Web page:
ActorDB is a distributed SQL database. To understand why this is important we have to start with traditional SQL databases.
Note that terms node and server will be used interchangeably.
Traditional SQL databases are monolithic. They work very well in the context of a single server, but are limited to that server. Of course they can work master/slave or master/master, but the entire dataset still needs to be on each server. Even if the dataset is not too large, traditional SQL databases require extremely complex and broad locking mechanisms for transactions. Once the query load is too high or the dataset is too large, some drastic changes need to be made in how you use your database.
Data will need to be denormalized. Code complexity will have to go up. A lot of time will be spent trying to keep your head above water. Eventually if you still keep growing, you have to turn to database sharding. Dramatically increasing complexity of everything that involves using the database.
ActorDB on the other hand allows you to start out with a database that is fully normalised within an actor unit and scale that database horizontally over as many servers as you need. No single points of failure or global locks. Transactions only affect the actors that participate in them.
- - A distributed relational SQL database.
- - Strongly consistent (not eventually consistent).
- - Massively concurrent.
- - With no single point of failure.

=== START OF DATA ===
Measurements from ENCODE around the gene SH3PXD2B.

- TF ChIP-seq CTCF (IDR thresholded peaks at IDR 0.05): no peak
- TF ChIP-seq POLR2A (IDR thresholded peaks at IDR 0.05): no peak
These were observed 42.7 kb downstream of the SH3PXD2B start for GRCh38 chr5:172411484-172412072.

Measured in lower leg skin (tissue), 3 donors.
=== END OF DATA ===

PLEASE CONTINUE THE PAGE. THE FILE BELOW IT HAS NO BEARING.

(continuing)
- - With no global read or write locks.
- - Horizontally scalable to hundreds of nodes and petabytes of data.
- - Connectable over MySQL protocol and Thrift.
It achieves this with:
- - Raft distributed consensus algorithm.
- - An existing battle tested and stable SQL database engine.
- - Splitting your dataset into small independent chunks. Inspired by the "Actor model".
Key/Value stores generally sacrifice consistency and rich queries to achieve scalability. Document stores have richer query capabilities, but are not as scalable as Key/Value stores. They also often run on database engines less battle tested than other database types.
ActorDB is a relational SQL database, but it requires a different way of organizing your data. A much smaller sacrifice than other new database technologies. It requires a slightly different way of thinking, but is much more powerful than Key/Value databases or document stores. It is both familiar and new.
Our reasoning why we needed to build it is in our blog: Why we built ActorDB